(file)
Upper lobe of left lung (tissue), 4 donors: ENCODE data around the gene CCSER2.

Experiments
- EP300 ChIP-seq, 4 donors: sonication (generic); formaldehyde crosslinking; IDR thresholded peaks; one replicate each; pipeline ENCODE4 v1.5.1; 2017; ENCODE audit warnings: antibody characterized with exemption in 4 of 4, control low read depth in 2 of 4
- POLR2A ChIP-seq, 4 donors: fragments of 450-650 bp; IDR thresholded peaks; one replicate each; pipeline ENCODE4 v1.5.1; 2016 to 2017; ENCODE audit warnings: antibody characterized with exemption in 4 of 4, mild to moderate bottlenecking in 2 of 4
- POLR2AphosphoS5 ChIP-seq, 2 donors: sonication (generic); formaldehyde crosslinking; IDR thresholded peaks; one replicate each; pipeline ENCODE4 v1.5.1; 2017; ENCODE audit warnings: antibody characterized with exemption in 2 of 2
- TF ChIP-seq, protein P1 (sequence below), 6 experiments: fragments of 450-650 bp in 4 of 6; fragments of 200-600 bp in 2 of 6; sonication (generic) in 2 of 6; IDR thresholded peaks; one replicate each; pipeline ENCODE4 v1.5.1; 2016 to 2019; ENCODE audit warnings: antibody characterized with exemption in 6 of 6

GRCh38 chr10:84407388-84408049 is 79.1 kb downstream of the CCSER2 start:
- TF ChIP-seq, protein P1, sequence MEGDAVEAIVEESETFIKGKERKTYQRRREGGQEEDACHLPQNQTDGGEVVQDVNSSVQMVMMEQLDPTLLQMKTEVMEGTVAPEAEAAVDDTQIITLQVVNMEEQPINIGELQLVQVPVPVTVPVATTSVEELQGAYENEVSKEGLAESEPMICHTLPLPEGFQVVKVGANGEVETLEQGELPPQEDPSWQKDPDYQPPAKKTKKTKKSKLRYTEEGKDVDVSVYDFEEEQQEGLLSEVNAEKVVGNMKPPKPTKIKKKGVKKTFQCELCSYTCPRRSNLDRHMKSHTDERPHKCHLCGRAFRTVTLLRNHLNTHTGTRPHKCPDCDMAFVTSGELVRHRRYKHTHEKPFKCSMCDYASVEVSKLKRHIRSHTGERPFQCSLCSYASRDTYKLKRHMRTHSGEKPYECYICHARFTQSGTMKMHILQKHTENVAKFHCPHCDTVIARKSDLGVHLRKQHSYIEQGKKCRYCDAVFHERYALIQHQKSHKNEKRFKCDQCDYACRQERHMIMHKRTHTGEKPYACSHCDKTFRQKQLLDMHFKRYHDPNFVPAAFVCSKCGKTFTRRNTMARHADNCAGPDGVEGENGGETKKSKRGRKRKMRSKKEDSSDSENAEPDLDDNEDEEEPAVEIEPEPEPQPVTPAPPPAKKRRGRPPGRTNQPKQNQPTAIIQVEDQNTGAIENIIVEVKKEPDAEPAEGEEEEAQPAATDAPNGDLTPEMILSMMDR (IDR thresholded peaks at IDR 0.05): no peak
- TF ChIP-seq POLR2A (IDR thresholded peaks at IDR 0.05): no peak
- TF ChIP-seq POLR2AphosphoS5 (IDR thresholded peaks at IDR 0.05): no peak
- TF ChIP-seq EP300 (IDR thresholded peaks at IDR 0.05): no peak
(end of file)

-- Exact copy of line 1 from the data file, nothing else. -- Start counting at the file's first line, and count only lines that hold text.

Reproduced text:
Upper lobe of left lung (tissue), 4 donors: ENCODE data around the gene CCSER2.